The Degree of polymerization (DP or Xn) is defined as number of repeating monomer units in the polymers.
The Degree of a polymerization is calculated by taking ratio of molecular weight of the polymer and molecular weight of the repeat unit.
What is Polymerization?
Polymers derived from word “poly” means many and “mers” mean parts, are long chain molecules formed by repetition of many small simple chemical repeating units.
The repeating units are termed as monomers. These monomers can either repeat linearly or in the form of chains which are connected as branches to form a three-dimensional network. The monomers are linked with one-another via chemical reactions by a process called polymerization.
Types of Polymerization
In 1953, Paul Flory classified polymerization reactions in two groups; step growth polymerization (also called condensation reactions) and chain polymerization (also known as addition reactions).
In Step Growth Polymerization, bi-functional or multifunctional monomers react to first form dimers, then trimers, longer oligomers and then long chain polymers.
The mechanism of step polymerization is just like a group of people reaching out each other with their hands to form a human chain, in case of polymers the reactive sites act as two hands which join with one another to form a polymer chain.
As there can be more than one reactive site on a monomer so there is a high extent of polymerization resulting in a high molecular chain. Polyesters, polyamides, polyurethanes etc. are few common examples of step polymerization.
In Chain polymerization, the reaction takes place by an active center which is a free radical or ion to form a macromolecule. The polymer growth takes place at the end points of the chains hence it is also termed as addition polymerization.
The mechanism of reaction involves three steps, initiation, propagation and termination.
Many common polymers are formed by chain polymerization such as polyethylene (PE), polyvinyl chloride (PVC), polypropylene (PP), polyimide (PI), polymethyl methacrylate, polyvinyl acetate.
How to Calculate Degree of Polymerization
Degree of polymerization can be calculated by dividing polymer’s molecular weight to repeating unit’s molecular weight.
Classification of Degree of Polymerization
The Degree of Polymerization is classified in two forms, the number-average degree of polymerization and weight-average degree of polymerization.
The number-average degree of polymerization is the weighted mean of degrees of polymerization, weighted by the mole fractions (or the number of molecules) of the polymer. It is experimentally determined by measurements of the osmotic pressure of the polymer.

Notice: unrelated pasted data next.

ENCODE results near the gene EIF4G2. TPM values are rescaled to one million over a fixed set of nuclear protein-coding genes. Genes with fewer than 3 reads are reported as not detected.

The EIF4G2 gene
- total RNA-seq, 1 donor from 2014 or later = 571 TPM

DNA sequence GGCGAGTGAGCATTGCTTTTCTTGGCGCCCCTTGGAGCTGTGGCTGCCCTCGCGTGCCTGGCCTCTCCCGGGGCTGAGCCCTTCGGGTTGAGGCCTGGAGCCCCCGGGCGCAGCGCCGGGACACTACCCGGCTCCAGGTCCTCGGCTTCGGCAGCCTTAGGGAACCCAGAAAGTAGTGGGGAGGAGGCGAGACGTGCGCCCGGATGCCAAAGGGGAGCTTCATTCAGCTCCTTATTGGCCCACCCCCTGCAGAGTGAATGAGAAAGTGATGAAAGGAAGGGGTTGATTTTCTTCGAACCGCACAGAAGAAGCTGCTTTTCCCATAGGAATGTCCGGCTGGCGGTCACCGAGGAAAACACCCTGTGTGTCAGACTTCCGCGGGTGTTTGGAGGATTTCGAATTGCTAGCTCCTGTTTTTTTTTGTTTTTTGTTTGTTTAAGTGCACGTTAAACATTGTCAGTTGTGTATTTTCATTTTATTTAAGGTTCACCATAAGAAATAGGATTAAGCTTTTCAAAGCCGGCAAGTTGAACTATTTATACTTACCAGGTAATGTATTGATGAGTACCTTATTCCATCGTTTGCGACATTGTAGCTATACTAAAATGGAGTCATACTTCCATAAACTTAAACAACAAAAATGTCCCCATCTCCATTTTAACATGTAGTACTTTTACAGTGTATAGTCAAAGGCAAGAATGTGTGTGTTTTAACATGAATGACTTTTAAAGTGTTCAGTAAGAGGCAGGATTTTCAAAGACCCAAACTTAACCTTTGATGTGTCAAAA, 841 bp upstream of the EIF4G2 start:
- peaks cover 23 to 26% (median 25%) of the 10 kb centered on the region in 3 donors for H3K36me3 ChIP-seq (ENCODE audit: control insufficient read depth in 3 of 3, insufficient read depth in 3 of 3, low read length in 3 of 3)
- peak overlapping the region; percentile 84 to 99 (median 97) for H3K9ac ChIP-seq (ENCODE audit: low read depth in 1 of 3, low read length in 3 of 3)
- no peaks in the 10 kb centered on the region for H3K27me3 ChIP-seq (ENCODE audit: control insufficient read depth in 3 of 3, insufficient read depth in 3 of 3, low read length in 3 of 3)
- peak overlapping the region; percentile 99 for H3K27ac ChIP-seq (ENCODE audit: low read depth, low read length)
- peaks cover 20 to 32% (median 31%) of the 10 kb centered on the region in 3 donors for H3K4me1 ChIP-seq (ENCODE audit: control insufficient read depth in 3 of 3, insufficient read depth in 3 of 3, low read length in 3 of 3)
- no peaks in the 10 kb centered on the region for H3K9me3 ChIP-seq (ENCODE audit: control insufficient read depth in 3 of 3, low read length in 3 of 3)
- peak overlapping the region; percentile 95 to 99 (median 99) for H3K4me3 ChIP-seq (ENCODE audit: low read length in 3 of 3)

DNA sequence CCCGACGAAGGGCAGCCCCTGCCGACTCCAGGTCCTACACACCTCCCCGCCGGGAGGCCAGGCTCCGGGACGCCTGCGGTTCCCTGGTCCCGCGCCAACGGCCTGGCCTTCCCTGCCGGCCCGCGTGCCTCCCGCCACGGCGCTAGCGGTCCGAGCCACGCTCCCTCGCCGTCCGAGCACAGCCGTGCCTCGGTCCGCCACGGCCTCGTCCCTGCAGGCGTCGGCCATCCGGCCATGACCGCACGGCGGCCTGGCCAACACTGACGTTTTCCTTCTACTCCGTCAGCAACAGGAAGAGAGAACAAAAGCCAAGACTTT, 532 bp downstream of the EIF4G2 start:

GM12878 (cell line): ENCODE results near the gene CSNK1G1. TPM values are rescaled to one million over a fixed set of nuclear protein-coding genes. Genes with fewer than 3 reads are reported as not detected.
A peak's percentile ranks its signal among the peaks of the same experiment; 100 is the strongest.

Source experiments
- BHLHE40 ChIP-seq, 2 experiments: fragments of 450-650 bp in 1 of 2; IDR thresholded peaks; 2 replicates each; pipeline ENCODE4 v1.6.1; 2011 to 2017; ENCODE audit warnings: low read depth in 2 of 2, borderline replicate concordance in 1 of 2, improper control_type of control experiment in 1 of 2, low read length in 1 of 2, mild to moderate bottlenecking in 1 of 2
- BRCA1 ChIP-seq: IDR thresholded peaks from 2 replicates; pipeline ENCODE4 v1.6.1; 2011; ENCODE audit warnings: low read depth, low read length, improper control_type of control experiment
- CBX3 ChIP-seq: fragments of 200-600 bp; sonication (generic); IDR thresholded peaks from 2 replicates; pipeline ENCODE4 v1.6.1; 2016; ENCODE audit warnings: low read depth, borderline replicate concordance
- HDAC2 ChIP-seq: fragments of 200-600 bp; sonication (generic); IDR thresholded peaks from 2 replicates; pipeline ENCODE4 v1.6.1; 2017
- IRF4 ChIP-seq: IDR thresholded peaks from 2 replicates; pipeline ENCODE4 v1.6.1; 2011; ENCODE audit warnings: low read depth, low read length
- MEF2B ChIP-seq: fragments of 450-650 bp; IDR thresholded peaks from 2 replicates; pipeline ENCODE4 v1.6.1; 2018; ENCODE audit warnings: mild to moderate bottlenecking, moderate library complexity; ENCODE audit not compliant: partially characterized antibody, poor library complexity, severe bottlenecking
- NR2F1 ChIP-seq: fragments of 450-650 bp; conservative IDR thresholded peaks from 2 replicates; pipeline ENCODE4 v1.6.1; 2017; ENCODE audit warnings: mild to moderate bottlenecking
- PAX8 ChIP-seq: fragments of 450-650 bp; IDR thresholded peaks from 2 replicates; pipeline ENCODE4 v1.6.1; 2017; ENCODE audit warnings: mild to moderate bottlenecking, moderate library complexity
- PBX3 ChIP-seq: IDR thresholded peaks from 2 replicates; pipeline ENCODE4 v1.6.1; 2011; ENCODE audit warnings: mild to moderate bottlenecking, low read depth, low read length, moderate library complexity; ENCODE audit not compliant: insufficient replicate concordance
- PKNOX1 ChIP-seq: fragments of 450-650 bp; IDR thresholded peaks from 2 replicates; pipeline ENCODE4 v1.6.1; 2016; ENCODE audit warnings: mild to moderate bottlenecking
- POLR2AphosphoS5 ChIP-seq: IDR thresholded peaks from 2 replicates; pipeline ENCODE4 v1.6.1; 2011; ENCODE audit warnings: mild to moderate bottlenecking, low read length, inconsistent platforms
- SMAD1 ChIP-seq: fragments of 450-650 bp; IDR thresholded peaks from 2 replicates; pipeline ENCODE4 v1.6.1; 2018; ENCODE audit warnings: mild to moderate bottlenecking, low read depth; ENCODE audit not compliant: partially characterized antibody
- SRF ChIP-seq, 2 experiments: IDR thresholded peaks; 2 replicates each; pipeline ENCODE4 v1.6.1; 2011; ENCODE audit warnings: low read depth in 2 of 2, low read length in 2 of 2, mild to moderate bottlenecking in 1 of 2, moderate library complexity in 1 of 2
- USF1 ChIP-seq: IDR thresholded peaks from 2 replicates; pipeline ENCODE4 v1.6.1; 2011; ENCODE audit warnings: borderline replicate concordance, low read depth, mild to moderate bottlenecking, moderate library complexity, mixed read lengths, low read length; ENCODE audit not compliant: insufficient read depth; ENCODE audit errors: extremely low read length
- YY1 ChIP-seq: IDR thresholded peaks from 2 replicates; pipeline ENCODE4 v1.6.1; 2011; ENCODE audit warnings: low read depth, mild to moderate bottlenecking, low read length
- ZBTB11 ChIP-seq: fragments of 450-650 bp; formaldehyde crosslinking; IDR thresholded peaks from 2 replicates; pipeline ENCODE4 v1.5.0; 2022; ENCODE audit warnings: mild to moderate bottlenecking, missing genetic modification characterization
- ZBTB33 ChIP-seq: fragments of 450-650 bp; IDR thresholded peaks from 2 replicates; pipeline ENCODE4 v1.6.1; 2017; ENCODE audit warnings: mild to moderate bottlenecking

The weight-average degree of polymerization is the weighted mean of degrees of polymerization, weighted by the weight fractions (or the overall weight of the molecules) of polymer. It is experimentally determined by measurements of Rayleigh light scattering by the polymer.
Degree of polymerization (DP) of Step-growth polymerization
In step-growth polymerization, the DP is calculated by Carothers’ equation which is defined for linear and branched molecules. For linear polymer formed by the reaction (usually by condensation) of two monomers in equimolar quantities, the equation of DP is:
In Linear polymerization where one monomer is in excess quality the equation is modified as:
Where, r is the stoichiometric ratio of reactants, as the excess reactant is generally placed in denominator so r < 1 always.
The excess reactant is generally added to control the DP of polymers for a given value of p. When the limiting reagent monomer is added in limit of complete conversion, p → 1 and
When a monomer has functionality greater than one, it results in branching of polymer. In this case, the DP of polymers will depend on the average functionality of the monomer fav. The fav for a given reaction can be calculated as:
The modified Carothers equation for branched step polymerization will be:
Degree of polymerization (DP) of Chain-growth polymerization
The degree of polymerization of chain-growth polymerization, cannot be calculated by Carothers.
At the beginning of reaction long chains are formed and longer reaction times have little effect on the average molecular weight it only increases the polymer yield. Hence, the DP of polymers given by formula below, is associated with the kinetic chain length, which is the average number of monomers polymerized for each chain initiated.